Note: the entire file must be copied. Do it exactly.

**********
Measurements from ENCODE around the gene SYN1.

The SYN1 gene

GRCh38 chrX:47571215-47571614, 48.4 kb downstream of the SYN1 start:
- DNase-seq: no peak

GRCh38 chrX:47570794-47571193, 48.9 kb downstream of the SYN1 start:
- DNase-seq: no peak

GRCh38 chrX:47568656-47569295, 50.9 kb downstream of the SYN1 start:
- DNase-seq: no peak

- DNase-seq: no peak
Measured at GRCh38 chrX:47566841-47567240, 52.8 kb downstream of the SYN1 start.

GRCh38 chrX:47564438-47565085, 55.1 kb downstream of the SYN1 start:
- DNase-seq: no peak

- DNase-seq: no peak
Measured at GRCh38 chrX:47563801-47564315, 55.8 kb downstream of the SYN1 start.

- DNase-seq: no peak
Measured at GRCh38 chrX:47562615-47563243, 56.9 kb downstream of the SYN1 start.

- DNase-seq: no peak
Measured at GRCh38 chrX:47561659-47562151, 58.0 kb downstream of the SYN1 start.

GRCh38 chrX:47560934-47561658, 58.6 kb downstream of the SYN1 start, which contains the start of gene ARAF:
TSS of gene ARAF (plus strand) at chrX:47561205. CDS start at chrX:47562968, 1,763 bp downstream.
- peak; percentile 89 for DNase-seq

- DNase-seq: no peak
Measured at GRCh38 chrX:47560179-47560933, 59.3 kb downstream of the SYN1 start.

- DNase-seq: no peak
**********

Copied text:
Measurements from ENCODE around the gene SYN1.

The SYN1 gene

GRCh38 chrX:47571215-47571614, 48.4 kb downstream of the SYN1 start:
- DNase-seq: no peak

GRCh38 chrX:47570794-47571193, 48.9 kb downstream of the SYN1 start:
- DNase-seq: no peak

GRCh38 chrX:47568656-47569295, 50.9 kb downstream of the SYN1 start:
- DNase-seq: no peak

- DNase-seq: no peak
Measured at GRCh38 chrX:47566841-47567240, 52.8 kb downstream of the SYN1 start.

GRCh38 chrX:47564438-47565085, 55.1 kb downstream of the SYN1 start:
- DNase-seq: no peak

- DNase-seq: no peak
Measured at GRCh38 chrX:47563801-47564315, 55.8 kb downstream of the SYN1 start.

- DNase-seq: no peak
Measured at GRCh38 chrX:47562615-47563243, 56.9 kb downstream of the SYN1 start.

- DNase-seq: no peak
Measured at GRCh38 chrX:47561659-47562151, 58.0 kb downstream of the SYN1 start.

GRCh38 chrX:47560934-47561658, 58.6 kb downstream of the SYN1 start, which contains the start of gene ARAF:
TSS of gene ARAF (plus strand) at chrX:47561205. CDS start at chrX:47562968, 1,763 bp downstream.
- peak; percentile 89 for DNase-seq

- DNase-seq: no peak
Measured at GRCh38 chrX:47560179-47560933, 59.3 kb downstream of the SYN1 start.

- DNase-seq: no peak